This post is the fifth in a series on tongue thrust and how myofunctional therapy can help treat it. If you haven’t read parts 1-4 yet, I recommend you do before continuing.

Diagnosing and treating tongue thrust with myofunctional therapy

The consequences of tongue thrust are far reaching and can be quite serious. Fortunately, the majority of these cases can be treated in a non-invasive and non-surgical manner with myofunctional therapy.

At its root, tongue thrust is a postural issue. It is caused by improper tongue posture during swallowing, at rest, or both. In order to treat the disorder, we simply need to correct the posture of the tongue.

This is not a tongue thrust, just a woman sticking out her tongue

Myofunctional therapy uses a variety of specialized exercises to strengthen and retrain specific muscles in the mouth, face, and jaw. By targeting imbalanced areas with these specifically designed exercises, a myofunctional therapist can correct the improper posture of the tongue.

No two cases of tongue tie are alike. Each patient has slightly different imbalances and issues, and will respond to treatment differently. A skilled myofunctional therapist will create a customized treatment plan and adapt it when necessary throughout treatment.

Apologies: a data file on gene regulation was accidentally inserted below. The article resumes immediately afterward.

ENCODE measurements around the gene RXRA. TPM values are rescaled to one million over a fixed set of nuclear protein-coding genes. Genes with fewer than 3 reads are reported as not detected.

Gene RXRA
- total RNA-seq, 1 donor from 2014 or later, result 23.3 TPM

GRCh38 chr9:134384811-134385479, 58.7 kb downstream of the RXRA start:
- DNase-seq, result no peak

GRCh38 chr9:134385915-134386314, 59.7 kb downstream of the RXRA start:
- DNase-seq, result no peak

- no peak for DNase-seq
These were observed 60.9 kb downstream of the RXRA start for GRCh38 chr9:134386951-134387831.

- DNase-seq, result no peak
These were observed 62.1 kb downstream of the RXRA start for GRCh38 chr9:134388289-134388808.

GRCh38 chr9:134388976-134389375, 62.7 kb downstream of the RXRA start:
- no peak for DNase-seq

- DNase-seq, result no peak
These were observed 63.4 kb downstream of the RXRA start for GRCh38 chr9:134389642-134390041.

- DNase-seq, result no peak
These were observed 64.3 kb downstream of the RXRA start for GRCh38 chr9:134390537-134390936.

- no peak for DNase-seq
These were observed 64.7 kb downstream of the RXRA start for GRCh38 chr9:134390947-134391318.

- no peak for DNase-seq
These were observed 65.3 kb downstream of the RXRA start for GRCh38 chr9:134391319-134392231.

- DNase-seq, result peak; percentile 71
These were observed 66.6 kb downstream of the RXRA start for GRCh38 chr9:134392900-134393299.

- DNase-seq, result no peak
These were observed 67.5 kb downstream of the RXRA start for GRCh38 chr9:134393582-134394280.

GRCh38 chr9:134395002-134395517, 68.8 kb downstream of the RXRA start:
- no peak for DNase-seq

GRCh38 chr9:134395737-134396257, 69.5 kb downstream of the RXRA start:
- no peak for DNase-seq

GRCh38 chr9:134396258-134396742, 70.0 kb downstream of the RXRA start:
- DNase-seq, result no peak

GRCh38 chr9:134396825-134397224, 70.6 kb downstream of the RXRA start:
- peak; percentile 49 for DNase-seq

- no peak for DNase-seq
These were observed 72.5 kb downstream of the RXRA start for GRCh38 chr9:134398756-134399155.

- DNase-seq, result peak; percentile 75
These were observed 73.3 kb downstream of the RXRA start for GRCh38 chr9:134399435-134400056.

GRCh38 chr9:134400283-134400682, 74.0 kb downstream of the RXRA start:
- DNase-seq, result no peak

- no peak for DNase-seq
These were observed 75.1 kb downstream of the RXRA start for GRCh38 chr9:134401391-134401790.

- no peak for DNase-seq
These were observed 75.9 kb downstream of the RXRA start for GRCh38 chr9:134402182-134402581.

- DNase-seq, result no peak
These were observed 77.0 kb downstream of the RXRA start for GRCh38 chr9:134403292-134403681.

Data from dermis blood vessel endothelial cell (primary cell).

The exercises used to correct tongue thrust and most other myofunctional disorders aren’t difficult or painful. As long as the patient sticks to the treatment plan and keeps up with their exercises, they can expect to correct their thrust in around 1-3 months.

Historically, one of the big problems with treating tongue thrust was getting it diagnosed in the first place. You can’t treat what you don’t know about! Fortunately, as myofunctional therapy has become more popular, more and more healthcare professionals are getting the training necessary to spot the signs of this disorder.

Want to learn more about myofunctional therapy and OMDs? Check out our page on treatment of tongue thrust and other orofacial myofunctional disorders (OMDs).